How to Protect Your Company From Business Identity Theft?

Most people associate identity theft with the theft of a specific victim’s credit card information or social security number. Identity theft, however, affects more than simply one person. Identity theft, which is sometimes referred to as corporate or business identity theft, is when thieves assume the identities of a company’s officials, workers, or owners in order to conduct illicit business and open credit accounts with banks and suppliers. It is the unlawful use of a person’s identity or company name for profit. There are many methods to conduct this fraud, and it is much more sophisticated than personal identity theft. Let’s discover how businesses can prevent this challenge.

A Brief Overview

Based on the name and trustworthiness of the company, the fraudsters establish credit lines or get business loans. Usually, when fraudsters take out a fast cash advance, they remain undetected until the victimized firm receives invoices and collection notifications, at which point they leave behind debt, ruined credit, and a tarnished reputation. Apart from the expenses linked to individual cases of business identity theft, several enterprises would also have to cope with legal consequences, such as protecting their patents, trademarks, copyrights, or other assets in court.

Businesses have to invest a lot of time and money to fix the damage to their finances, credit reports, and reputations if the plan is discovered. Since they don’t always have the security measures in place to identify and discourage fraudulent behavior, smaller firms are more vulnerable. It is possible that they won’t even be aware of it until it is too late.

How Do Fraudsters Conduct Business Identity Theft?

Any firm, regardless of size, is vulnerable to commercial identity theft. Criminals find it more profitable to target businesses since they often operate on a much greater scale than individuals, keeping larger bank account balances and credit limitations. Identity thieves no longer have to work as hard to gain sensitive and important information since everyone with a computer can quickly access personal and corporate information in today’s hyper-digital environment.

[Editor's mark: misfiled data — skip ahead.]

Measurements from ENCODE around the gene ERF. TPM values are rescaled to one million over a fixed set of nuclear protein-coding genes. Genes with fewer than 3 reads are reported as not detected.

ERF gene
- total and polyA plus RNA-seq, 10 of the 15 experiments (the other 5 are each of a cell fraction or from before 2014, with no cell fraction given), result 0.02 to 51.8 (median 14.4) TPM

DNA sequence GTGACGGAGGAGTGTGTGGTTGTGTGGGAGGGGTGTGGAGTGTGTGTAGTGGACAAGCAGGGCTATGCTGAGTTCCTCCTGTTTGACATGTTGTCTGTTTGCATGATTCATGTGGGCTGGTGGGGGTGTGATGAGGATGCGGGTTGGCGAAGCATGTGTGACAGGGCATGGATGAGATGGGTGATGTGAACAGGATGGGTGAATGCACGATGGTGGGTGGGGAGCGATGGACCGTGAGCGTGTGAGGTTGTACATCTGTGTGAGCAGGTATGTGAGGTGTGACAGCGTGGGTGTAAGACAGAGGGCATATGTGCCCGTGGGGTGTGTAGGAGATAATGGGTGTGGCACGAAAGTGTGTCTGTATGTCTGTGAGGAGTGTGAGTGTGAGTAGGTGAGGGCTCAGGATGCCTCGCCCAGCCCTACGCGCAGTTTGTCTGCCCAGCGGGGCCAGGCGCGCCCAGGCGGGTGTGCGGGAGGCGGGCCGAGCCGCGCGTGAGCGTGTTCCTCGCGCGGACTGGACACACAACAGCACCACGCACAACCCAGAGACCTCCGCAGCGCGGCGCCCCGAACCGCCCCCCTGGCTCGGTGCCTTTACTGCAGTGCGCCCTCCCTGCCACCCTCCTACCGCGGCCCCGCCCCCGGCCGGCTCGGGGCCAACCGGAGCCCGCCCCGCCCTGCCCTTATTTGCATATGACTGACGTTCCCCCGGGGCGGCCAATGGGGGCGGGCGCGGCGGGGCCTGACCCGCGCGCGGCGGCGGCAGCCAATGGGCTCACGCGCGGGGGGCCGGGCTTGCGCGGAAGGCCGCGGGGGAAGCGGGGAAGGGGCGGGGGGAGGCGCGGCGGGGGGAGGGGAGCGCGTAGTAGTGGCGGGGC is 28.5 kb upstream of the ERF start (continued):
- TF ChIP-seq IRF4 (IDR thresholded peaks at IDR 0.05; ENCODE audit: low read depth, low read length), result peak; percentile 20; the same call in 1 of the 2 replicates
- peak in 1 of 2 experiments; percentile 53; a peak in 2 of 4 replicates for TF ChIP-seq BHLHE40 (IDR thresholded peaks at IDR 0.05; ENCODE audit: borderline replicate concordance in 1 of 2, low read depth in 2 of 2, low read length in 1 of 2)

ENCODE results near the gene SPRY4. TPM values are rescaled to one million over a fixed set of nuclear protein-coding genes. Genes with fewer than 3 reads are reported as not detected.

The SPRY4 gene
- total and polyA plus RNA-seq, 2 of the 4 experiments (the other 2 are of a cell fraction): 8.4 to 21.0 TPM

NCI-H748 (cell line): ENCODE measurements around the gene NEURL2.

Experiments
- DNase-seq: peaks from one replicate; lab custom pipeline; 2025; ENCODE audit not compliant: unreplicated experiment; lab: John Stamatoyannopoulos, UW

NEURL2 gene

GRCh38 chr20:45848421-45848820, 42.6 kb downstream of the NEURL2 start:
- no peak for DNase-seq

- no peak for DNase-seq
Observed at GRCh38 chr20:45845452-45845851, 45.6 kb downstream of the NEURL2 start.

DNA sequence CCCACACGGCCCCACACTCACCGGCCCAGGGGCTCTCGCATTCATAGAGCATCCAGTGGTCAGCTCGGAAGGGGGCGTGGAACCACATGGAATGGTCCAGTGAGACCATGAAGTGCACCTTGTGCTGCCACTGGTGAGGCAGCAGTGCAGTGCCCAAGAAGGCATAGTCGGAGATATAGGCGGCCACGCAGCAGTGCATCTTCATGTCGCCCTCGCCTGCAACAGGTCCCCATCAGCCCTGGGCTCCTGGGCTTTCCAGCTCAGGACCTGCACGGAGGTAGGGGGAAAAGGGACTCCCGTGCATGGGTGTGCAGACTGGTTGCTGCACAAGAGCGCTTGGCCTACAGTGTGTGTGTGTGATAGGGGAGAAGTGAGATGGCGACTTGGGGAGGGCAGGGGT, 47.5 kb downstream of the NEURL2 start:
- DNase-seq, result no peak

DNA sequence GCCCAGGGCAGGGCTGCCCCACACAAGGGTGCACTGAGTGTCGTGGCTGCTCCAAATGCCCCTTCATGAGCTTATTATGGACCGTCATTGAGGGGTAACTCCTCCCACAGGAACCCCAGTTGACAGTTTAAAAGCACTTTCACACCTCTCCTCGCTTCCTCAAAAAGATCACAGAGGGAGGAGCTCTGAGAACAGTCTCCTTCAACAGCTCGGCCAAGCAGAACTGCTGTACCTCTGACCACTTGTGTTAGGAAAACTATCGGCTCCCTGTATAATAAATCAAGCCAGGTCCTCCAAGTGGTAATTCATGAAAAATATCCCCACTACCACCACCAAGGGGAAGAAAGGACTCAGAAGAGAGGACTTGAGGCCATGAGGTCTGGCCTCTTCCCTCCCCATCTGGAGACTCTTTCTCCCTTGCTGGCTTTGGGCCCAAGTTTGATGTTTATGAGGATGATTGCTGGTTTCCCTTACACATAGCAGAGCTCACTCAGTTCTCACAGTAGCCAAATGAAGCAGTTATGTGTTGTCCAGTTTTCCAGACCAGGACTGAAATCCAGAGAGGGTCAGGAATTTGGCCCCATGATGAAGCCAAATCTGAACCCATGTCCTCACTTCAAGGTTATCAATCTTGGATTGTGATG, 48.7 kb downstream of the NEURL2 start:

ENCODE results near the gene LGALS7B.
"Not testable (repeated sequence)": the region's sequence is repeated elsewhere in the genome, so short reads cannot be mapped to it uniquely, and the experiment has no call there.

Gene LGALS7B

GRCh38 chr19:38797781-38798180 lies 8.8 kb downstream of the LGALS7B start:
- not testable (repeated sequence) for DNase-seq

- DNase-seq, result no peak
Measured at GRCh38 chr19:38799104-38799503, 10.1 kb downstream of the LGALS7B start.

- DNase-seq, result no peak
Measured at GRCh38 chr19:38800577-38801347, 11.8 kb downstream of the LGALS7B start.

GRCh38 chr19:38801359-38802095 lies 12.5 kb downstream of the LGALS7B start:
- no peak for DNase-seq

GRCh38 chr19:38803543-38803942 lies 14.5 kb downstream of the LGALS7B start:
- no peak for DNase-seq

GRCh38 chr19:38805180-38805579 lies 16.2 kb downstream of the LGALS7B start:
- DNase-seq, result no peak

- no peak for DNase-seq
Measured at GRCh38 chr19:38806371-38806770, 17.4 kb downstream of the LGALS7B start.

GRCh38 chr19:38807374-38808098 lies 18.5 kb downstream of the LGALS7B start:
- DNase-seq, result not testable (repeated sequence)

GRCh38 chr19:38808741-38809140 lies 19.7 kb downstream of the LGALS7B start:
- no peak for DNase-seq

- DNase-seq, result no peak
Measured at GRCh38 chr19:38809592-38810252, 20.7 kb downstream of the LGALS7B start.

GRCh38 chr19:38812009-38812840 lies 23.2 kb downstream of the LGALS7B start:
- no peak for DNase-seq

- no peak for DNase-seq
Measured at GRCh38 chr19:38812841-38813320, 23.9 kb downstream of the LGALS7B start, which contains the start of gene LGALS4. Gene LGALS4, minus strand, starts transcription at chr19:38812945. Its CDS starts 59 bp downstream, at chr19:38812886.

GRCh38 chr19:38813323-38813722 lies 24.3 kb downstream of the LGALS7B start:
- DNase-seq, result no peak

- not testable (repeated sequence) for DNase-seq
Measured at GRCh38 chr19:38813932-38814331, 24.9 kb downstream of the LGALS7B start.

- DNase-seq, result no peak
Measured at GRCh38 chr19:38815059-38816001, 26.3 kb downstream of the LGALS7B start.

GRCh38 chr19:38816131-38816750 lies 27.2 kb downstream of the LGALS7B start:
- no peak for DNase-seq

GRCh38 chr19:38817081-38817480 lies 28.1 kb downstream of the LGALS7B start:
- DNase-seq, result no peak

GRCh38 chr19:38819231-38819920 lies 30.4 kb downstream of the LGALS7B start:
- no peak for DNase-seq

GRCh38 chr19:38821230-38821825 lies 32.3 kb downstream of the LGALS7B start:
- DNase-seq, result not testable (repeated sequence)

There are several types of company identity theft to be aware of, including:

  • Monetary Fraud

Financial fraud is the act of taking over a company by submitting false paperwork. Here, fraudsters submit false universal commercial code (UCC) financial statements and create new credit lines, loans, or credit cards in the name of the company.

  • Web Defacement

Web defacement is the act of using a phony website to impersonate a company. Here, cybercriminals alter a company’s website to divert visitors to a different one while obtaining client information.

  • Trademark Ransom

Trademark ransom refers to the act of copying an established company by getting a comparable postal address. Here, criminals file a formal trademark application using a company’s name and then demand a ransom to be released from the trademark.

  • Tax Fraud

Tax fraud involves submitting false returns utilizing tax subsidies and getting refunds from the federal or state governments while posing as a company and using a federal employment identification number.

The strategies could differ, but in each instance, the consequences might be disastrous for the company and its employees.

How Can Businesses Be Safeguarded?

Each year, business identity theft costs corporations billions of dollars. In addition to losing money, identity theft may result in late payments and penalties, cash flow problems, the inability to pay suppliers and workers, comply with tax requirements, or buy supplies. This will have a detrimental effect on the company’s reputation and credit score. To protect yourself and your employees from being victims of corporate identity theft, be proactive and adopt educational measures.

  • Examine and keep an eye on the company’s commercial credit report.
  • Register for online alerts from banks, other lenders, and other service providers.
  • After receiving invoices and account statements, review them and notify the original firm right away if see any questionable behavior.
  • Keep an eye on the company’s public record.
  • Safeguard your account numbers, EIN (employment identification number), and other personal information, as well as your company’s records and paperwork.
  • Teach employees the best practices for cybersecurity.
  • Never divulge critical information over email or any other web-based platform.
  • Purchase insurance for cybersecurity.

Briefly Stated

Cybercriminals are real and becoming more skilled every day. However, organizations must always have some defense against business identity protection theft. Enterprises can maintain their company’s good reputation and unwavering trust by safeguarding their technology, performing routine maintenance, abiding by the law, and investing in an excellent business verification solution. Therefore, remember that protecting the company’s core is just as important as managing data. 

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